Yet if we do not deal with such feelings they manifest in our physical or mental conditions. Over recent decades such collective fear and disempowerment have transformed the way we think about future: from an exciting 1950s world of progress and excitement – to a dark and uncertain world of fear. Every time our contemporary culture looks a decade or two ahead, we now paint ecological collapse and zombie-ridden dystopia. Be it a novel, play, film, TV series or even computer game, the setting is always dark. From Blade Runner to The Road, from 28 Days Later to World War Z – the list seems endless, and a whole new generation are growing up with this vision. And if we are unable to imagine a positive future, how can we create it?
A new story…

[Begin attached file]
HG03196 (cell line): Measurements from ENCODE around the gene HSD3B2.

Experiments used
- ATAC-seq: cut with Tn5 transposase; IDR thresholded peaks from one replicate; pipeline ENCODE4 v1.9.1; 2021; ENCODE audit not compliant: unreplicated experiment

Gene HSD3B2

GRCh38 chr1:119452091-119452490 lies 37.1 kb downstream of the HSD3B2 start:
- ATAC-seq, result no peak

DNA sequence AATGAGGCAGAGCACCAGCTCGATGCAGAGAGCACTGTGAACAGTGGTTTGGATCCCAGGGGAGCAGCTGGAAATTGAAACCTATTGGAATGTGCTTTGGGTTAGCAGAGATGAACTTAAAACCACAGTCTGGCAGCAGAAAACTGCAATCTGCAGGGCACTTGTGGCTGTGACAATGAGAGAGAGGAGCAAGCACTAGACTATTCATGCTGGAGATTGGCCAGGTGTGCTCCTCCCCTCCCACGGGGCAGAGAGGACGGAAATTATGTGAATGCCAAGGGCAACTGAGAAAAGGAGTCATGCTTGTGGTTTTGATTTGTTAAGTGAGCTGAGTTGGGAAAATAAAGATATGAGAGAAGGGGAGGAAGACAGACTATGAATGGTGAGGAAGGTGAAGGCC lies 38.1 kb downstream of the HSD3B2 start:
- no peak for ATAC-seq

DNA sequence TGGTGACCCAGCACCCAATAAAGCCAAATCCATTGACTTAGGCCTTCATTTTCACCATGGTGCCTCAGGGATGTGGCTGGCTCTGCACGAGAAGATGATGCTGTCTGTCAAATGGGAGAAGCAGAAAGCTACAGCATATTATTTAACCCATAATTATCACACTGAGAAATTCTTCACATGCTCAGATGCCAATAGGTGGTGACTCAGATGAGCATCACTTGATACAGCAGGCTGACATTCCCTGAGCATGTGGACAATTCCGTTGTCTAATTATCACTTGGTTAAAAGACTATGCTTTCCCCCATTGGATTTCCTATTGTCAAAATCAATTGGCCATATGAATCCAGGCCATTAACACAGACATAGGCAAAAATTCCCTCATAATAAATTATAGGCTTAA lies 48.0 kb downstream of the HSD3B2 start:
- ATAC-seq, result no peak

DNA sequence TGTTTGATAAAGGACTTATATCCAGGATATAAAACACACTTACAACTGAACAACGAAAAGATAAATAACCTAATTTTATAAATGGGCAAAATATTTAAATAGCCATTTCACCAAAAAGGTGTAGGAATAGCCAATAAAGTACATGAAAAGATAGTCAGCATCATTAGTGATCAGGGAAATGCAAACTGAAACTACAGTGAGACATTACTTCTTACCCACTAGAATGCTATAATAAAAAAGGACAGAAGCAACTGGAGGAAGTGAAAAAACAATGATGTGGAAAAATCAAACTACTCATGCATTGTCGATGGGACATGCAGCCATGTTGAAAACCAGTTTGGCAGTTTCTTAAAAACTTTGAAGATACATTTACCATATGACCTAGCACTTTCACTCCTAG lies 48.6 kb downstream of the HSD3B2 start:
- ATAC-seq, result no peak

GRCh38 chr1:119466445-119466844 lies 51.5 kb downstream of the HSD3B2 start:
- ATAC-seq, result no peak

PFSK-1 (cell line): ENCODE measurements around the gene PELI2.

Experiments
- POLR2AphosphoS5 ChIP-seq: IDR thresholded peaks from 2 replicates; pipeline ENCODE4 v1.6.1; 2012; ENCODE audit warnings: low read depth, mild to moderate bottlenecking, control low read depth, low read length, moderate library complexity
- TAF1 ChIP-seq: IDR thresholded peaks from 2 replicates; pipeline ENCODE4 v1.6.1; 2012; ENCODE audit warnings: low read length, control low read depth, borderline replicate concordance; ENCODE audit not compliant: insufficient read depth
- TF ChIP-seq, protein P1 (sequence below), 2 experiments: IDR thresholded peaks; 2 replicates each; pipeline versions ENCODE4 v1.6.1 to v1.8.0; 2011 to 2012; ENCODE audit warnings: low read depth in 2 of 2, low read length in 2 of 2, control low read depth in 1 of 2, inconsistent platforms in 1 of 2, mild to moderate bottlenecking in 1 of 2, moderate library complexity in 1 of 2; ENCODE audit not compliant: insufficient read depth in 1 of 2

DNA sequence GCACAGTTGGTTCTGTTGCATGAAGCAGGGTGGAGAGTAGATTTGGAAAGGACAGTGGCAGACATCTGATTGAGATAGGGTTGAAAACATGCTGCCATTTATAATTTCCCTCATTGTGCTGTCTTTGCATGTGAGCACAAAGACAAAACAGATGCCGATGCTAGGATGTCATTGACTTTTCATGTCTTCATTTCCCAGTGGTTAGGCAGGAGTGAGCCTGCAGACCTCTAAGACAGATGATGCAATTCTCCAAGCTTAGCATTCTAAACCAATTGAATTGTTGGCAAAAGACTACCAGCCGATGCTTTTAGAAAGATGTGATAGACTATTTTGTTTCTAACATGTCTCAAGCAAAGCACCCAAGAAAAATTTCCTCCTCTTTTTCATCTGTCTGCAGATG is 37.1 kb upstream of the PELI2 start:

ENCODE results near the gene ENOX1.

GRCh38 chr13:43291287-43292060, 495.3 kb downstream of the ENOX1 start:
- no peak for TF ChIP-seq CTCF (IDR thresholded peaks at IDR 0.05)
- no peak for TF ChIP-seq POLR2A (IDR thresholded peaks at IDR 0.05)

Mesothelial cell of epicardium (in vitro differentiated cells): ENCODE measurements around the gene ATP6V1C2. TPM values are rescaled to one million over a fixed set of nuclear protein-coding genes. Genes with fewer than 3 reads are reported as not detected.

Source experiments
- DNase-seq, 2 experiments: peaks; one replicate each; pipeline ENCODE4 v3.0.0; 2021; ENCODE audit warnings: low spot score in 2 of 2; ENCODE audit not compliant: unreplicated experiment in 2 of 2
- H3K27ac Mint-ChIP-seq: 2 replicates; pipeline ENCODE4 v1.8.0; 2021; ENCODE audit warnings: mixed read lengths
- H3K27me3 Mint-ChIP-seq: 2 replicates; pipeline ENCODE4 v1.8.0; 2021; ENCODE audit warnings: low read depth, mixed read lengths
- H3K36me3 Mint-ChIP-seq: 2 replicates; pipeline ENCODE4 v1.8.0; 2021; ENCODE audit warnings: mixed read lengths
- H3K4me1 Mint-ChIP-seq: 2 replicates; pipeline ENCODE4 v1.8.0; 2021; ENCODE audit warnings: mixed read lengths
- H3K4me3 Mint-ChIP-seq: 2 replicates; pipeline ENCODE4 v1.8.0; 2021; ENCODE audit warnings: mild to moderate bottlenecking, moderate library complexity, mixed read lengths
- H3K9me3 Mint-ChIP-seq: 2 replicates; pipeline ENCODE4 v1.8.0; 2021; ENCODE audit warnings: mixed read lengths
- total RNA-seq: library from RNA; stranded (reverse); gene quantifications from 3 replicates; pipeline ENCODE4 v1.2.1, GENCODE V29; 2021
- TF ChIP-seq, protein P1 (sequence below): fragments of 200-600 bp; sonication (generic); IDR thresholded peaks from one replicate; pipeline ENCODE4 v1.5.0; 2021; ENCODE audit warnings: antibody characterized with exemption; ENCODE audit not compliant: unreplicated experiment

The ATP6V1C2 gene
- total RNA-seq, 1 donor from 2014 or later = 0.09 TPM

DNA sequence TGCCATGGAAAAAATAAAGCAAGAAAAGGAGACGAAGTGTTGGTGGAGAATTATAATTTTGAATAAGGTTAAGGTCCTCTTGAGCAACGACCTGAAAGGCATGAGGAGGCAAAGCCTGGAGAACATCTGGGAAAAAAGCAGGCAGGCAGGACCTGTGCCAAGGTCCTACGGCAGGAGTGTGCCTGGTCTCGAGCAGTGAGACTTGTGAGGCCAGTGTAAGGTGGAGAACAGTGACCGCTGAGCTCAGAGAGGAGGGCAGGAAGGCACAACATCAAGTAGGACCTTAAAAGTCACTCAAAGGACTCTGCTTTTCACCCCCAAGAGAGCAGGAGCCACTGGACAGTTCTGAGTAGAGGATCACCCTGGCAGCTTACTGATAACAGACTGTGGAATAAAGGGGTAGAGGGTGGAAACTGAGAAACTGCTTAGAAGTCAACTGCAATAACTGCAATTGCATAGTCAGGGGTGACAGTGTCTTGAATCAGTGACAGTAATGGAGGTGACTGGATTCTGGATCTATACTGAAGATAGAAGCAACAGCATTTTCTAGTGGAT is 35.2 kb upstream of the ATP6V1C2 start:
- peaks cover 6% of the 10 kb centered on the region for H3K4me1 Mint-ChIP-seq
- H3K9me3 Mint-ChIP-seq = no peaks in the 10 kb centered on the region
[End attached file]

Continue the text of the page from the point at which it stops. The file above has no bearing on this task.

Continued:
Clearly it is time to re-think the future; we know it is possible to reduce emissions fast enough to prevent the really serious problems. Through projects such as Zero Carbon Britain we can access the hard data and confidence required to visualise what a climate-positive future might actually be like. Through linking up smart approaches to food production, diet, buildings, transport, energy and land use we find we have all that is needed to make the transition. We are no longer limited to soil, canvas and wooden poles – we now have an incredible array of ultra-modern technologies capable of capturing enough renewable energy to meet our needs. Rather than residing precariously at the end of the peaking pipeline of polluting fossil fuel imports, Britain can head an indigenous renewable energy supply chain powering a lean, re-localised economy. Fields, forests, islands, rivers, coastlines, barns and buildings hold potential to become both energy and revenue generators, with different technologies appropriate to every scale or location. By their very nature these renewable reserves will not peak. In fact, as renewable energy technology matures and becomes economic in a wider range of applications, the available reserves actually increase.